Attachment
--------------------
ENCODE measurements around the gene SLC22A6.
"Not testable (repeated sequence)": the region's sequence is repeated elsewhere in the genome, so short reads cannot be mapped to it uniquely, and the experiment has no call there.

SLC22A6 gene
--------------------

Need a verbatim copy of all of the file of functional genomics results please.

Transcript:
ENCODE measurements around the gene SLC22A6.
"Not testable (repeated sequence)": the region's sequence is repeated elsewhere in the genome, so short reads cannot be mapped to it uniquely, and the experiment has no call there.

SLC22A6 gene